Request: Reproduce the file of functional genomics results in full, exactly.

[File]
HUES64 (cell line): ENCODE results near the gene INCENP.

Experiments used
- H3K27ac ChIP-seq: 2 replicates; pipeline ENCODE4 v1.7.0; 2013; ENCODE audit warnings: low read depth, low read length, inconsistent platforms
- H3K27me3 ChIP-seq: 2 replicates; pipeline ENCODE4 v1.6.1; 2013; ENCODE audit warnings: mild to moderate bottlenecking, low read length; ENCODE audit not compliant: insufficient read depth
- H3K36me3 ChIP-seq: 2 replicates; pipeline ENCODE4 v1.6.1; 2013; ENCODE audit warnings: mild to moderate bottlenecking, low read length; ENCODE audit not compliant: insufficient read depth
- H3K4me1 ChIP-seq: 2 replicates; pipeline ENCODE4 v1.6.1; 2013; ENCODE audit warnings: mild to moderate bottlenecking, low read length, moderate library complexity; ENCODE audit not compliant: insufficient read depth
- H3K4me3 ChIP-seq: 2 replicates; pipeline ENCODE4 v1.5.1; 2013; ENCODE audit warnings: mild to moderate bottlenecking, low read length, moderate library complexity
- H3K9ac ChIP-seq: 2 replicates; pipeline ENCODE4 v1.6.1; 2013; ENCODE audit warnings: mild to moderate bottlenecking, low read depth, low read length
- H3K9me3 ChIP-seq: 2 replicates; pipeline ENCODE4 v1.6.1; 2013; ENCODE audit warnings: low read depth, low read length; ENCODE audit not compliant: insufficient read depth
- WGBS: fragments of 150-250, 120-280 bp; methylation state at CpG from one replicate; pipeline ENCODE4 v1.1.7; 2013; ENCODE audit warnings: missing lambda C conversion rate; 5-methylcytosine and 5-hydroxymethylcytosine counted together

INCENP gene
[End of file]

HUES64 (cell line): ENCODE results near the gene INCENP.

Experiments used
- H3K27ac ChIP-seq: 2 replicates; pipeline ENCODE4 v1.7.0; 2013; ENCODE audit warnings: low read depth, low read length, inconsistent platforms
- H3K27me3 ChIP-seq: 2 replicates; pipeline ENCODE4 v1.6.1; 2013; ENCODE audit warnings: mild to moderate bottlenecking, low read length; ENCODE audit not compliant: insufficient read depth
- H3K36me3 ChIP-seq: 2 replicates; pipeline ENCODE4 v1.6.1; 2013; ENCODE audit warnings: mild to moderate bottlenecking, low read length; ENCODE audit not compliant: insufficient read depth
- H3K4me1 ChIP-seq: 2 replicates; pipeline ENCODE4 v1.6.1; 2013; ENCODE audit warnings: mild to moderate bottlenecking, low read length, moderate library complexity; ENCODE audit not compliant: insufficient read depth
- H3K4me3 ChIP-seq: 2 replicates; pipeline ENCODE4 v1.5.1; 2013; ENCODE audit warnings: mild to moderate bottlenecking, low read length, moderate library complexity
- H3K9ac ChIP-seq: 2 replicates; pipeline ENCODE4 v1.6.1; 2013; ENCODE audit warnings: mild to moderate bottlenecking, low read depth, low read length
- H3K9me3 ChIP-seq: 2 replicates; pipeline ENCODE4 v1.6.1; 2013; ENCODE audit warnings: low read depth, low read length; ENCODE audit not compliant: insufficient read depth
- WGBS: fragments of 150-250, 120-280 bp; methylation state at CpG from one replicate; pipeline ENCODE4 v1.1.7; 2013; ENCODE audit warnings: missing lambda C conversion rate; 5-methylcytosine and 5-hydroxymethylcytosine counted together

INCENP gene